If the future looks too good to be true, then it probably. After all, the Justice League have been to many a far flung utopian future in the past and found this to be true many a time. So has the reader, who can see that not all is as it seems, as we catch up with the team in this week’s Justice League #20. An aged Superman and chums fill in the Leaguers and us on further matters to do with the multiverse in an attempt to speed up the current entropy that is affecting the DCU thanks to the Source Wall’s collapse. Speed up the process that, for the past 19 issue, the Justice League have been attempting to reverse? I don’t need Aquaman’s presence to know that something is beginning to smell fishy.
It’s another issue that throws even more plot points at us as we juggle what we thought we knew about the DCU while navigating the newly introduced Sixth Dimension. Meanwhile, in the present day, the fifth-dimensional imp, Mr Mxyzptlk, begins to breakdown that causes its own problems, especially when Lex Luthor reveals his own plans for dealing with this dimension-travelling guardian angel. The League may well be able to one day soon coin the phrase, “We have a Mr Mxy,” but Luthor will certainly have an answer to that one, should it even come up. He seems to have an answer to a lot of things these days.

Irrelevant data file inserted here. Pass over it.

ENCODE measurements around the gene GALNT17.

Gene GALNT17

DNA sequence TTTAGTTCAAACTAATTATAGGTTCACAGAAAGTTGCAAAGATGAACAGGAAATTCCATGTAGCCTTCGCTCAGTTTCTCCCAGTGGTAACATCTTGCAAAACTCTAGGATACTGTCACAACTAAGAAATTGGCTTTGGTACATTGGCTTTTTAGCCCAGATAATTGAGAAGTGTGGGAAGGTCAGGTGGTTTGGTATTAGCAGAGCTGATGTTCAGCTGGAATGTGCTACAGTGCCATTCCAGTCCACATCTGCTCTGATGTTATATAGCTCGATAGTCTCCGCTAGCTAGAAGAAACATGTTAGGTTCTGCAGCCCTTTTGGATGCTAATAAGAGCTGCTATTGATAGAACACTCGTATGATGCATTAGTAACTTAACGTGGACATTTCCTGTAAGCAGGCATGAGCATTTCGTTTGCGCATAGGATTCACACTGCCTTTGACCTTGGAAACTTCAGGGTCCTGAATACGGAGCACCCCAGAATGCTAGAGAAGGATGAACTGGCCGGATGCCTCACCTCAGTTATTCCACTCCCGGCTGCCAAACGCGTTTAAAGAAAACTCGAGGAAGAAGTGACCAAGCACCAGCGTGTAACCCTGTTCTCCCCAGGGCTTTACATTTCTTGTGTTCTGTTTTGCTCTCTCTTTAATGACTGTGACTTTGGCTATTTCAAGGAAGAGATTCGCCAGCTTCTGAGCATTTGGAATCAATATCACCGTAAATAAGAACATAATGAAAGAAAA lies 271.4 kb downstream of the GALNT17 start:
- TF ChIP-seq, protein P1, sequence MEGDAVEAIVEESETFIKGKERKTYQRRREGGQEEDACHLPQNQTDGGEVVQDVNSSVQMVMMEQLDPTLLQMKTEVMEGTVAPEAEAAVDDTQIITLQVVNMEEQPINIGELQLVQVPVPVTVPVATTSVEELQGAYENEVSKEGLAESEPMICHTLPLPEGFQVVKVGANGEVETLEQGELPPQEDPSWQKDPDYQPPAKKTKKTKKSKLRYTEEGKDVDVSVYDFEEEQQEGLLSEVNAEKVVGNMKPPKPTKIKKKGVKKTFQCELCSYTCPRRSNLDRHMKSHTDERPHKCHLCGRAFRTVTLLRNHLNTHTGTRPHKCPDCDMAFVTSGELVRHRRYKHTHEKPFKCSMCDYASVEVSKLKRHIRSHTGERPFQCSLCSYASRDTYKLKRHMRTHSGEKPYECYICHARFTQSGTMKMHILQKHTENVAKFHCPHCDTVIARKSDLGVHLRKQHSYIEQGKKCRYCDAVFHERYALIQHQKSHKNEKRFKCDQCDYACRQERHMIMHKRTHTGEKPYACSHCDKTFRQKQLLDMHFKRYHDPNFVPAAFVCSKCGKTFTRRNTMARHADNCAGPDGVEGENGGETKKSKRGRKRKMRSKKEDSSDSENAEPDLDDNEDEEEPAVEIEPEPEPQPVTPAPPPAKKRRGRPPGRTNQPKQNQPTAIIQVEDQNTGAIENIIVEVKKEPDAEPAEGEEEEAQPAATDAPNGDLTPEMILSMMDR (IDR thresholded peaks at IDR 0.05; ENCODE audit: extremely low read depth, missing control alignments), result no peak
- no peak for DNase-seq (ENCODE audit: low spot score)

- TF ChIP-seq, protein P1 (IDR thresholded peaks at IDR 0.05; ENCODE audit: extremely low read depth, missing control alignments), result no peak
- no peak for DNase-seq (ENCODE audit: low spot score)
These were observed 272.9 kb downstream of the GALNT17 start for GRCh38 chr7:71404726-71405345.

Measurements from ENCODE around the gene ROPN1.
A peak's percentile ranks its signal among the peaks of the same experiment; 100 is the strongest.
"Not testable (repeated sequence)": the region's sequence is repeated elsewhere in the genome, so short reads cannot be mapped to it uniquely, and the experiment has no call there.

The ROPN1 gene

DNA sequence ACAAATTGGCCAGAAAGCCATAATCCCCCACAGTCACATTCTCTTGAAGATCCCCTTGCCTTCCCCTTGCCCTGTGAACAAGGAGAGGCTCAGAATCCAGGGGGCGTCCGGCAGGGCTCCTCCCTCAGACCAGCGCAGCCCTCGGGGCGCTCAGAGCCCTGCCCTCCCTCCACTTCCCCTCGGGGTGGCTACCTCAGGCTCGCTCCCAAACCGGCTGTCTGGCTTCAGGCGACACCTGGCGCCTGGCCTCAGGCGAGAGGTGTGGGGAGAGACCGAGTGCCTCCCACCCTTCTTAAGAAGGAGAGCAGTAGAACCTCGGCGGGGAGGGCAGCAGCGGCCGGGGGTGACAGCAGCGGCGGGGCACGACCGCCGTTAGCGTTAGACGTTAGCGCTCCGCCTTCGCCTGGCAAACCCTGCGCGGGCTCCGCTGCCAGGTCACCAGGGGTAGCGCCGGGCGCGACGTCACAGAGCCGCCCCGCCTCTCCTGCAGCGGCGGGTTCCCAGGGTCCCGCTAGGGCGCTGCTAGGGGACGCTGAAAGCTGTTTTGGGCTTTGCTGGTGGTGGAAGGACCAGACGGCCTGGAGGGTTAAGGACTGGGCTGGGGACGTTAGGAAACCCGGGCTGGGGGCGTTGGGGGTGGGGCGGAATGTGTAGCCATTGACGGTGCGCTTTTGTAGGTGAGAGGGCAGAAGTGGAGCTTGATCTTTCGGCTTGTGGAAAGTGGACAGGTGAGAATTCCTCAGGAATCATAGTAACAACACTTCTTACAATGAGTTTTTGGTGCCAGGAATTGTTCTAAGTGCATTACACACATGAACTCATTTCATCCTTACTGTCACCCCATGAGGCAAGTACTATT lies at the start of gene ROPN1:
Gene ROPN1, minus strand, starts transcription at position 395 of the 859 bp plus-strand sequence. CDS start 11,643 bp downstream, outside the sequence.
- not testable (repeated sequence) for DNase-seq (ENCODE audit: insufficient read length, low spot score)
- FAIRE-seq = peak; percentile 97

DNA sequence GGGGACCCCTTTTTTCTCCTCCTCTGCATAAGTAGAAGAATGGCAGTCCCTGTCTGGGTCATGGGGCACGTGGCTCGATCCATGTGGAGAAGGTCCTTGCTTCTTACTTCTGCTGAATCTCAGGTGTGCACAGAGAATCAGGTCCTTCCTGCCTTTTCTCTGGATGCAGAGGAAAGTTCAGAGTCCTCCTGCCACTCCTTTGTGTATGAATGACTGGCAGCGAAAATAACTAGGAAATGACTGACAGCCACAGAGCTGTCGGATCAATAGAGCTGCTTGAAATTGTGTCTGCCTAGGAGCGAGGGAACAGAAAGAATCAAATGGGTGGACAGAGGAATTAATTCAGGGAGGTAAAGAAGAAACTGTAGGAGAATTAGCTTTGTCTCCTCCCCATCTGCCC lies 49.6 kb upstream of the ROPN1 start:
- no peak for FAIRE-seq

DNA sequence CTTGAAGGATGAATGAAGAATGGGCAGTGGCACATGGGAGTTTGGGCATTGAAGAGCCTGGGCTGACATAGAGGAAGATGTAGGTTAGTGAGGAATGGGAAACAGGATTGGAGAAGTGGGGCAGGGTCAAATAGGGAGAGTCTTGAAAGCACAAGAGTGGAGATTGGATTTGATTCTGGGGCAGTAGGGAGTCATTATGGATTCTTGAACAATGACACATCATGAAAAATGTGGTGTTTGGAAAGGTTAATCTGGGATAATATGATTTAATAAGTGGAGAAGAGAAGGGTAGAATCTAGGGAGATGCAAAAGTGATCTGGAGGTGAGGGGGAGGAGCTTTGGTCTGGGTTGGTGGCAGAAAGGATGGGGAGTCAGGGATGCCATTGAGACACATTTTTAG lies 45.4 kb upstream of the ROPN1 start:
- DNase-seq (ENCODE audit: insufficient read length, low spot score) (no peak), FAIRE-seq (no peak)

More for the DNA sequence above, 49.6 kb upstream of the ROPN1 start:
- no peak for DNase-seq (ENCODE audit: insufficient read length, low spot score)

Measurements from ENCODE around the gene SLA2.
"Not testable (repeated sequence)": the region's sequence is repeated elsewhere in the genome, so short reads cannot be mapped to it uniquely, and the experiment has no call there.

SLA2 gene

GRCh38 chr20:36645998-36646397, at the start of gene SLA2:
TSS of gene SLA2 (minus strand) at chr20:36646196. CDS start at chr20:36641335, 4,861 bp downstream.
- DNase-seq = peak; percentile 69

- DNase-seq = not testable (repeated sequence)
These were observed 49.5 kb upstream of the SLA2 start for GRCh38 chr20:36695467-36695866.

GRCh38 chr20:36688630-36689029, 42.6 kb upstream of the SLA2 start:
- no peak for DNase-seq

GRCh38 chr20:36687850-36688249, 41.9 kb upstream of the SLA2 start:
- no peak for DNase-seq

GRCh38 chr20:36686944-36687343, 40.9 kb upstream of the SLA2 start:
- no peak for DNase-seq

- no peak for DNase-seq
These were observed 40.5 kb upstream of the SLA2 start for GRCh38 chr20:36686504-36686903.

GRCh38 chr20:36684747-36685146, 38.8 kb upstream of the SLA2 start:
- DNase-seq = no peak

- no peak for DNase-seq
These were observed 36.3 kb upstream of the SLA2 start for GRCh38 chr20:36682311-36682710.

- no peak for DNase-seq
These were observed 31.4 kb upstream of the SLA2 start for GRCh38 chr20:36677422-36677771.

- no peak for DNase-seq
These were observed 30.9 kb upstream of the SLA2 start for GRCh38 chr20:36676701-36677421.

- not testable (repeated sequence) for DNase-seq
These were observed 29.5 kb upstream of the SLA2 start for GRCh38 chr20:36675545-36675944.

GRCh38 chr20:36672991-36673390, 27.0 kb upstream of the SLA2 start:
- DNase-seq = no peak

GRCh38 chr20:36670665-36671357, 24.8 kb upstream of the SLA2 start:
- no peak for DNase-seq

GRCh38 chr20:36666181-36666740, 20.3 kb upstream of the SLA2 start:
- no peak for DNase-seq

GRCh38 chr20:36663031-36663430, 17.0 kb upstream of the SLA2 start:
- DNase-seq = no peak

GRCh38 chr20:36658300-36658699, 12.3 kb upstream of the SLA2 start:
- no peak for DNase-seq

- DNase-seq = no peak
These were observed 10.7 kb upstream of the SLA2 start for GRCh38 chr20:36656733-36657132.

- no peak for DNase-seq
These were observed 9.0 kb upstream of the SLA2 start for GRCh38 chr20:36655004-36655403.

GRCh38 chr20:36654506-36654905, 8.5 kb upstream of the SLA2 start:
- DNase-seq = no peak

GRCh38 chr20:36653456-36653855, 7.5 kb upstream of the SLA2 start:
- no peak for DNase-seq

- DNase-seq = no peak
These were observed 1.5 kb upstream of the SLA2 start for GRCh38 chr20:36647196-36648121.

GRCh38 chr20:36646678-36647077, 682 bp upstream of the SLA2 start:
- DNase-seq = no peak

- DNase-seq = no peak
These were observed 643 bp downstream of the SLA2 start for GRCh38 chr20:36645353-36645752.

In between all this epic storytelling Snyder still finds time to include those quieter, personal moments that help develop character and, hopefully, evolve them to another level. I always enjoyed those romantic liaisons that only the Justice League of America could bring about. Often very left-of-field, the budding relationship between Hawkgirl and the Martian Manhunter is a welcome return of a personal favourite JLA trope from the past, and I look forward to seeing how far it goes. The Sixth Dimensional future Kendra and J’onn may well suggest they end up together, but we’re not believing this future, are we? Still, it’s a nice edition and a lovely nod to the Justice League traditions of the past, modernised for today’s readership.
It’s an issue that offers a false sense of optimism and an optimism that is reflected in the beautiful, fluid art of Jorge Jimenez. No better is this fluidity expressed than through the futuristic architecture Jorge has delight in designing throughout this book. Just wait till you get a good look at Gotham City, or for that matter, or even Metropolis. Although that double page spread at the beginning of the issue, depicting a lesson on the multiverse from the elder future/fake Superman, is another wonderful example beautifully balanced by the colour work of Alejandro Sánchez.
By the end of this one, we’ve also caught up on the stranded Superman, which only adds to the growing sense of imminent conflict that this issue’s cover explicitly depicts.
Justice League #20 is available now from DC Comics.